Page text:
The signs of veinous insufficiencies

The habits of modern life, prolonged standing, exposure to heat, excess weight, oral contraception, are all factors that interfere with venous circulation. They hamper the blood flow returning from the feet to the heart and progressively alter the properties of the vein wall by changing its normal contraction and dilatation capacities.

A person presents a pre-varicose syndrome when he or she complains at the end of the day about leg heaviness, cramps, uneasiness and even a discreet oedema of the malleoli. The clinical exam is normal and no sign of varicose veins or thread veins is found. This syndrome affects 10 to 15% of the active population.

At that stage of the disease, drug treatments and elastic support, along with good venous health habits and the suppression of aggravating factors, are very effective in relieving symptoms and avoiding the onset of valve incompetence and full-blown varicose disease.
Oedemas of the lower extremities are located initially around the internal and external ankle malleoli, then as the disease progresses, spread to the whole ankle, foot, even the lower third of the calf. Oedemas are the result of an infiltration of the cutaneous and subcutaneous tissues by an interstitial fluid rich in proteins. Oedemas cause the inflammation of the teguments, itself a source of pain.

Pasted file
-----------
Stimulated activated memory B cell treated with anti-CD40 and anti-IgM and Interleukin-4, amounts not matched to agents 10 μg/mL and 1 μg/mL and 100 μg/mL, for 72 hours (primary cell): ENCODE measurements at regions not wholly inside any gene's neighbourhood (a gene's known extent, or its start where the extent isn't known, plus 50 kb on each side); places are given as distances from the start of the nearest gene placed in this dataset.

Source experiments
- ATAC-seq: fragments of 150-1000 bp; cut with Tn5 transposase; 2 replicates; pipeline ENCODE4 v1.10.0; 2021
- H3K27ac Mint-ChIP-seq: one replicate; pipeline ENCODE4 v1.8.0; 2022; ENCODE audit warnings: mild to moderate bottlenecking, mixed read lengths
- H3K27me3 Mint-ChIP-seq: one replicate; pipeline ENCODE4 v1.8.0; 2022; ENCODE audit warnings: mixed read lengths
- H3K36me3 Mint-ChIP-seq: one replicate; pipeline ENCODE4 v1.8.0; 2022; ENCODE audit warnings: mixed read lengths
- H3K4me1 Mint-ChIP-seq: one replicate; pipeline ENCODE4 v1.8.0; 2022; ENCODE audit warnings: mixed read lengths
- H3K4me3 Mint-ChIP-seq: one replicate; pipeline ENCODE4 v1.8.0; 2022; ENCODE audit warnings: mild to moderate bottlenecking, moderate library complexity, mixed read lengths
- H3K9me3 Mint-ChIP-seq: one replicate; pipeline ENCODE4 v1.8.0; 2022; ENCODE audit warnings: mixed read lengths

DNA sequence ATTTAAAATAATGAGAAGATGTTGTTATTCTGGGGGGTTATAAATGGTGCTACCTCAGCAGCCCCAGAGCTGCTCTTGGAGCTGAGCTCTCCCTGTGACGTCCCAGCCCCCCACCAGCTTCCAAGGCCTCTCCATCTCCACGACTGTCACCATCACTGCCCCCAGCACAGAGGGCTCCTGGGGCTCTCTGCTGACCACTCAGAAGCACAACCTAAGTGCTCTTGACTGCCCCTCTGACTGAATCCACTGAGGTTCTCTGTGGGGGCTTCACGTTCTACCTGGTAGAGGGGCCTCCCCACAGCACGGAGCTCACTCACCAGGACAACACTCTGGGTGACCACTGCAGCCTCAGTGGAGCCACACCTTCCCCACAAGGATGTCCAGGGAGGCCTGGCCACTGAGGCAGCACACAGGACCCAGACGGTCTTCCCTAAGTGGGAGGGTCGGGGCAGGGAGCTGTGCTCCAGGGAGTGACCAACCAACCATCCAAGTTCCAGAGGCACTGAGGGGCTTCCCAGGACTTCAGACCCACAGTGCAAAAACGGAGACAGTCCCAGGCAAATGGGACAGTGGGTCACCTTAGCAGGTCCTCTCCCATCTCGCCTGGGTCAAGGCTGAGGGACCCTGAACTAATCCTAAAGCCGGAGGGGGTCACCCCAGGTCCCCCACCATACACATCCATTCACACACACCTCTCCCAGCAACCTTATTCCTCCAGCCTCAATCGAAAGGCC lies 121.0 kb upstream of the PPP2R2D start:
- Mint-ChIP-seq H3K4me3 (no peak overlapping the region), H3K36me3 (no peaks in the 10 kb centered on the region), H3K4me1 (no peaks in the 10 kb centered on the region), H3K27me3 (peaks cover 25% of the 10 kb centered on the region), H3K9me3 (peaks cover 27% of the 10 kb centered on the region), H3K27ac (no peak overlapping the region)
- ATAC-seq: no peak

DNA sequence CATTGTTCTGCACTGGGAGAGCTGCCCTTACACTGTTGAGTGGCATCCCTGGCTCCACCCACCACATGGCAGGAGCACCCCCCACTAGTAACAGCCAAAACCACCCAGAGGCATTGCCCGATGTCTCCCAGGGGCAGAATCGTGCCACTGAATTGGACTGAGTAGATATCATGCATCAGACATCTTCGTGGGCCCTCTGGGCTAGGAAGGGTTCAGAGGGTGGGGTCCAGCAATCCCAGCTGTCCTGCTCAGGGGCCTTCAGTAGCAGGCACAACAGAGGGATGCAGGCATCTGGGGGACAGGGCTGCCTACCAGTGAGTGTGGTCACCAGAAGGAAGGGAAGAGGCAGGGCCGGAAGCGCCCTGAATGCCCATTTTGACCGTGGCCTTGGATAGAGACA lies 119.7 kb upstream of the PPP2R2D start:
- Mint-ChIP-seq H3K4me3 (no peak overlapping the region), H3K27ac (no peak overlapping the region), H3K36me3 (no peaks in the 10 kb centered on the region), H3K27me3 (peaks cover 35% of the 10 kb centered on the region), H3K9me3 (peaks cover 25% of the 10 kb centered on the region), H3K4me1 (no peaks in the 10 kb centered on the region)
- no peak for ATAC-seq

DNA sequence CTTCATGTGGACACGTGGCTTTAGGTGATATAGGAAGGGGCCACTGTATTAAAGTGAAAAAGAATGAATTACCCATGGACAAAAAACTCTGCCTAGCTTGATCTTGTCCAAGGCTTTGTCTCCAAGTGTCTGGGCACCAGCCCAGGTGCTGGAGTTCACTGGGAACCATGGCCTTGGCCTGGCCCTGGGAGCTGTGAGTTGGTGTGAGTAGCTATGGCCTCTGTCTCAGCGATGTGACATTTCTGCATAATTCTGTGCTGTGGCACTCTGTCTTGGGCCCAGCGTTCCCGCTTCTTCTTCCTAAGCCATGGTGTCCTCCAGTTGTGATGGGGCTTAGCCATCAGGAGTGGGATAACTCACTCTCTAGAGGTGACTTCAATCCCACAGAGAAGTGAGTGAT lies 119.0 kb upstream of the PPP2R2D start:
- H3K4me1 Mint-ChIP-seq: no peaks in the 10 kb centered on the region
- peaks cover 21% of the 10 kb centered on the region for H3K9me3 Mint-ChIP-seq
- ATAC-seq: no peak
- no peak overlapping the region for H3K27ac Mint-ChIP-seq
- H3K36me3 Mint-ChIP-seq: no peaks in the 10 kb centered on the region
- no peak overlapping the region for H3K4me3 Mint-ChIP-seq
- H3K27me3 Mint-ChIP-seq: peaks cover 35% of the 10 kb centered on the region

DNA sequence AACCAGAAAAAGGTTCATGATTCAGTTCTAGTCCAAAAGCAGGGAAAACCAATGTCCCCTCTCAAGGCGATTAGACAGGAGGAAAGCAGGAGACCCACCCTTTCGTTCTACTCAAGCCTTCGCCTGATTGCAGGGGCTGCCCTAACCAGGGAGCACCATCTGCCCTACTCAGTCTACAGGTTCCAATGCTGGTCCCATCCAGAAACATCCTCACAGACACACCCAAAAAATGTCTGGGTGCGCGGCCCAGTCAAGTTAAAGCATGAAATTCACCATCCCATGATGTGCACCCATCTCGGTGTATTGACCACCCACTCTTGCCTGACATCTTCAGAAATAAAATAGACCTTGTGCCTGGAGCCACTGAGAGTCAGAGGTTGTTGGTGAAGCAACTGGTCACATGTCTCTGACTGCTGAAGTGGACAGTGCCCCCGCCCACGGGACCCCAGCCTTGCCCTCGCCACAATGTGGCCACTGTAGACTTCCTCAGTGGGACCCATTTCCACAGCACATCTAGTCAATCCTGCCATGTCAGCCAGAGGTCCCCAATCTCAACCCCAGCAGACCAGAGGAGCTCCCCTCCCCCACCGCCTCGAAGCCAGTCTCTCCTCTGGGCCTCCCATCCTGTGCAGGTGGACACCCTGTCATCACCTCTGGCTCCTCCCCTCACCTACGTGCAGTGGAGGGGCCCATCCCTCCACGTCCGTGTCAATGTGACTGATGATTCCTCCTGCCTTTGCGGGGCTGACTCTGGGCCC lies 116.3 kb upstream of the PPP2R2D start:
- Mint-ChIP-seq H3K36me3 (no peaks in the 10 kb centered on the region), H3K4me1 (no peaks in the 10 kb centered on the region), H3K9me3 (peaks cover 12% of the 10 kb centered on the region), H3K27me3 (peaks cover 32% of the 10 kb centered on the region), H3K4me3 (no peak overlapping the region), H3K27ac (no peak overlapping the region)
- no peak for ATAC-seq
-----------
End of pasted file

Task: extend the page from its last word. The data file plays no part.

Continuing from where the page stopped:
The swelling of the extremities increases at the end of the day and with heat, usually regresses in the morning at wake-up time or after a period of rest with legs flat.

It is a progressive and benign disorder, which can however lead to certain complications.

According to the stage of the disease, the patient complains about:

Heaviness and pain in the legs: the problem can be permanent or intermittent, start at any time during the day and worsen in the evening. It affects usually both legs, is aggravated by standing or heat exposure. Sitting or lying down with legs elevated alleviates the condition.

Cramps: very frequent, cramps have a painful, sudden onset with feelings of constriction, usually in the calves or big toes. These cramps can occur day or night and be very debilitating. They tend to occur while resting, and improve with walking.

Restlessness: Restlessness is a feeling of discomfort in the lower extremities which forces the patient to shake his legs, squeeze the calf muscles, move his feet and seek cold spots. This phenomenon, also called "restless legs syndrome", appears while lying still, especially at night and in a warm bed. The patient will want to get up, apply venotonic creams or spray cold water on his legs.
Upon clinical examination, the doctor will notice:
The itchy skin lesions of eczema (red, dry, scaling skin) are usually found in the lower extremities but can also spread to the entire body (chest, arms), especially if there is an underlying allergic condition.

Thread veins
Permanent enlargements of intra-dermal venules, thread veins are found on the calves or thighs with a tendency to spread spontaneously in size and volume. It is usually just a cosmetic problem but can also be a sign of underlying varicose veins. They are most frequently found on the external side of the thighs and on the back of the knee, but also sometimes on the rest of the body, chest, stomach, shoulders, face.

There are two types of thread veins:
- Blue thread veins tied to venous stasis (or stagnation)
- Red thread veins, often isolated and sometimes linked to a trauma
or local inflammation
Varicose veins